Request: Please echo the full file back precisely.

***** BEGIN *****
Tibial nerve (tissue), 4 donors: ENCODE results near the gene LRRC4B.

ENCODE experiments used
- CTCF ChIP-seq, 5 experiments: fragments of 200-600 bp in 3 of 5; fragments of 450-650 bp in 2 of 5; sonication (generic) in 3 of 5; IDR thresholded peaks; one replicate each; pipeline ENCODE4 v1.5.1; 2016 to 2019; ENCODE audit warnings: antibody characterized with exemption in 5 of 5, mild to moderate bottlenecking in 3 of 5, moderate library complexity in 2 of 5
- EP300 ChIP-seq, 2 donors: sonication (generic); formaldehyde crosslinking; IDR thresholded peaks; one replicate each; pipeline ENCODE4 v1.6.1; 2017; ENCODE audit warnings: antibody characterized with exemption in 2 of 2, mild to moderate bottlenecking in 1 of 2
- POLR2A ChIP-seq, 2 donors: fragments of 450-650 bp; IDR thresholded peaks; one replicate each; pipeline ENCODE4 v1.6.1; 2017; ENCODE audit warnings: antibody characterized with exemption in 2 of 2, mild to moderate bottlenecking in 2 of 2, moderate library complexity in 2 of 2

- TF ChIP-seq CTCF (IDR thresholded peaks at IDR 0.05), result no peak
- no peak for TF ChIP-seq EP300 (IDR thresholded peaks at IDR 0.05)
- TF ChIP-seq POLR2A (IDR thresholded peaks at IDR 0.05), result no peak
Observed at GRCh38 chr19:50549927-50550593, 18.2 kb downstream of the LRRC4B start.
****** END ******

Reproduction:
Tibial nerve (tissue), 4 donors: ENCODE results near the gene LRRC4B.

ENCODE experiments used
- CTCF ChIP-seq, 5 experiments: fragments of 200-600 bp in 3 of 5; fragments of 450-650 bp in 2 of 5; sonication (generic) in 3 of 5; IDR thresholded peaks; one replicate each; pipeline ENCODE4 v1.5.1; 2016 to 2019; ENCODE audit warnings: antibody characterized with exemption in 5 of 5, mild to moderate bottlenecking in 3 of 5, moderate library complexity in 2 of 5
- EP300 ChIP-seq, 2 donors: sonication (generic); formaldehyde crosslinking; IDR thresholded peaks; one replicate each; pipeline ENCODE4 v1.6.1; 2017; ENCODE audit warnings: antibody characterized with exemption in 2 of 2, mild to moderate bottlenecking in 1 of 2
- POLR2A ChIP-seq, 2 donors: fragments of 450-650 bp; IDR thresholded peaks; one replicate each; pipeline ENCODE4 v1.6.1; 2017; ENCODE audit warnings: antibody characterized with exemption in 2 of 2, mild to moderate bottlenecking in 2 of 2, moderate library complexity in 2 of 2

- TF ChIP-seq CTCF (IDR thresholded peaks at IDR 0.05), result no peak
- no peak for TF ChIP-seq EP300 (IDR thresholded peaks at IDR 0.05)
- TF ChIP-seq POLR2A (IDR thresholded peaks at IDR 0.05), result no peak
Observed at GRCh38 chr19:50549927-50550593, 18.2 kb downstream of the LRRC4B start.